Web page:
Before Pearl Harbor, before the Nazi invasion of Poland, America teetered between the desire for isolation and the threat of world war.
May 1938. Franklin Delano Roosevelt--recently reelected to a second term as president--contemplated two possibilities: the rule of fascism overseas, and a third term. With Hitler's reach extending into Austria, and with the atrocities of World War I still fresh in the American memory, Roosevelt faced the question that would prove one of the most defining in American history: whether to once again go to war in Europe. In this book, journalist Nicholas Wapshott recounts how an ambitious and resilient Roosevelt--nicknamed "the Sphinx" for his cunning, cryptic rapport with the press--devised and doggedly pursued a strategy to sway the American people to abandon isolationism and take up the mantle of the world's most powerful nation. Chief among Roosevelt's antagonists was his friend, stock market magnate Joseph P. Kennedy. Kennedy's interests aligned him with a war-weary American public, and he counted among his allies no less than Walt Disney, William Randolph Hearst, and Henry Ford--prominent businessmen who believed America had no business in conflicts across the Atlantic. The ensuing battle--waged with fiery rhetoric, agile diplomacy, media sabotage, and petty political antics--would land US troops in Europe within three years, secure Roosevelt's legacy, and set a standard for American military strategy for years to come.--From publisher description.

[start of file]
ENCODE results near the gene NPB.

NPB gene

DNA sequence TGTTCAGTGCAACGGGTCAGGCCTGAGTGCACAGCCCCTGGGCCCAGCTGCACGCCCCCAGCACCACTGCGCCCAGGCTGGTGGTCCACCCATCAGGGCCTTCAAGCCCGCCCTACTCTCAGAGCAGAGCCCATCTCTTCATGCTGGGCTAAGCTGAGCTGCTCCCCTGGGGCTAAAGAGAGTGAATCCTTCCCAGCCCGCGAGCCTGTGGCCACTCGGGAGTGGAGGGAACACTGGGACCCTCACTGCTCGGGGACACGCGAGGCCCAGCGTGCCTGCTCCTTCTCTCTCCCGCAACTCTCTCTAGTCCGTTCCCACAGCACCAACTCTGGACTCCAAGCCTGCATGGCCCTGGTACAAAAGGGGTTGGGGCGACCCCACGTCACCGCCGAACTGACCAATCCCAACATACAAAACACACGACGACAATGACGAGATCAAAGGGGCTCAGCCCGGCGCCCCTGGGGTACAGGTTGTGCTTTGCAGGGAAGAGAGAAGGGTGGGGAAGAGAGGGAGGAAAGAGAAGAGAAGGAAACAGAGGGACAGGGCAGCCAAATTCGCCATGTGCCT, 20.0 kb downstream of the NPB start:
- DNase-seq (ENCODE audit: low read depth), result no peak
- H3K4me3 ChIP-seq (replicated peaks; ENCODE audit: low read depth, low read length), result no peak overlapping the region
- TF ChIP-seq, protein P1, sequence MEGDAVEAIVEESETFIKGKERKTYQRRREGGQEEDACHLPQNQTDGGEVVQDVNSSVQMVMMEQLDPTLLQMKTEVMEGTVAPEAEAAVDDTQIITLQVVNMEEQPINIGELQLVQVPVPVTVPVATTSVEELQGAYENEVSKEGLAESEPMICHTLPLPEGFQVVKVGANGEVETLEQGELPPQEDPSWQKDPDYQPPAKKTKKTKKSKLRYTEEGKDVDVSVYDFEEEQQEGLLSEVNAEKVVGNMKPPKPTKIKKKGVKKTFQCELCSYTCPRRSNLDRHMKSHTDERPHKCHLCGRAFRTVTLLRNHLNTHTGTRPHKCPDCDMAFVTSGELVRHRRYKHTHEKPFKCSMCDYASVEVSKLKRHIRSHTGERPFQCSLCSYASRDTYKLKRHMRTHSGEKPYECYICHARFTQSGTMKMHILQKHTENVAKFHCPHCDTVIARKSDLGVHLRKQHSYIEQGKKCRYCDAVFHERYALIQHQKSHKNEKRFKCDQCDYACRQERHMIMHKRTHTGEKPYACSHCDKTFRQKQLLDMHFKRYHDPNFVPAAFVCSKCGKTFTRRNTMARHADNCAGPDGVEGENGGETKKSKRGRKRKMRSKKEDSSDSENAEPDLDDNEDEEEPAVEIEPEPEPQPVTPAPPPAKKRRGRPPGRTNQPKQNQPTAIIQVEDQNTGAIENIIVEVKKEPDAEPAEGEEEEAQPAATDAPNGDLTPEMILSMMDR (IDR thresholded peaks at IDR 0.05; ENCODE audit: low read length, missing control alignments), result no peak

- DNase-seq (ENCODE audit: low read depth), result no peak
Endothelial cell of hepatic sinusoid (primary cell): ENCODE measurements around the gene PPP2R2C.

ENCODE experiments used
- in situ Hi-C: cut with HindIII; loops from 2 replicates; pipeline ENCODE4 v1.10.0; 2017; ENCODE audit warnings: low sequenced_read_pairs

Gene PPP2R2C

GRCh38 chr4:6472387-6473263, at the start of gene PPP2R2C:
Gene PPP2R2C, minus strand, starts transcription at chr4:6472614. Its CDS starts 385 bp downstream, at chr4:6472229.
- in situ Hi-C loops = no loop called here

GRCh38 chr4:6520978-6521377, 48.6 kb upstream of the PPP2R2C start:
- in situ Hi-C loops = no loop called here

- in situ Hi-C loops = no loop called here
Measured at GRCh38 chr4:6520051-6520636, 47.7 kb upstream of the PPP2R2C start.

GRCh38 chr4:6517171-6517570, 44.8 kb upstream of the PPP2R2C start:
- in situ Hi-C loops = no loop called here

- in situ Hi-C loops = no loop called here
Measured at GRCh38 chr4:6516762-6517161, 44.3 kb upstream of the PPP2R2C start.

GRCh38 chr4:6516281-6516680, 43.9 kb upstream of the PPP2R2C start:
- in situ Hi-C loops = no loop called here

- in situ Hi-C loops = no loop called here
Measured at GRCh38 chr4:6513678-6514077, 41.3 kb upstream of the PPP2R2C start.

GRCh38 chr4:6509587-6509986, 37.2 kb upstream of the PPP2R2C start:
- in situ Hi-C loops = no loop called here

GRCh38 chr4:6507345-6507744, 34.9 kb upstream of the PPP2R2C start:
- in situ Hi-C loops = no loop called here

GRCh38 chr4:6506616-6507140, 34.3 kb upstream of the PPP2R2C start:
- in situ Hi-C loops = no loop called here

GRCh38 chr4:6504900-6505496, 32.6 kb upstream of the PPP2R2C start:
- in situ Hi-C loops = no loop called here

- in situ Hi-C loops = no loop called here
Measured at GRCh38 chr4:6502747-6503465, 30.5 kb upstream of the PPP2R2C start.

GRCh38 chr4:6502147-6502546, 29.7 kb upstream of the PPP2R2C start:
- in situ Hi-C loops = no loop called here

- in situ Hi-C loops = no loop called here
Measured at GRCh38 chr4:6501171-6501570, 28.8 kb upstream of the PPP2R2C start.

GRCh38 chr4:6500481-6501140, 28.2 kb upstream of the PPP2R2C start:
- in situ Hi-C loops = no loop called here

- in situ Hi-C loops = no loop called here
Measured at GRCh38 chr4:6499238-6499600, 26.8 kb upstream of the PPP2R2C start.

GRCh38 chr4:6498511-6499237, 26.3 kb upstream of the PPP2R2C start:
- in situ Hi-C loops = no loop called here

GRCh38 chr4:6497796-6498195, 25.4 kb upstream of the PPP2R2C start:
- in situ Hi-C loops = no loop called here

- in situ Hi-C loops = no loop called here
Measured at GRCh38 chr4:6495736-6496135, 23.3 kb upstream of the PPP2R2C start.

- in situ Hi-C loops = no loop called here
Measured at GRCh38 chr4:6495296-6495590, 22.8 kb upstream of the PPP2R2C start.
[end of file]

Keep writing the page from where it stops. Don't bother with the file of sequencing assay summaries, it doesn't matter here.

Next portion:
Prologue: The Sphinx -- London calling -- One good turn -- New Dealers -- Cliveden and Windsor Castle -- Lindbergh's flight -- Peace in our time -- Kristallnacht -- On the march -- A state of war -- The battle of neutrality -- Third term fever -- The Battle of France -- Life of the party -- The Battle of Britain -- Ford's plans for peace -- The old campaigner -- "Over my dead body" -- High noon -- The battle of lend-lease -- Lindbergh's best shot -- Jesus Christ! what a man! -- We've got ourselves a convoy -- Barbarossa -- Day of infamy -- Isolationism redux
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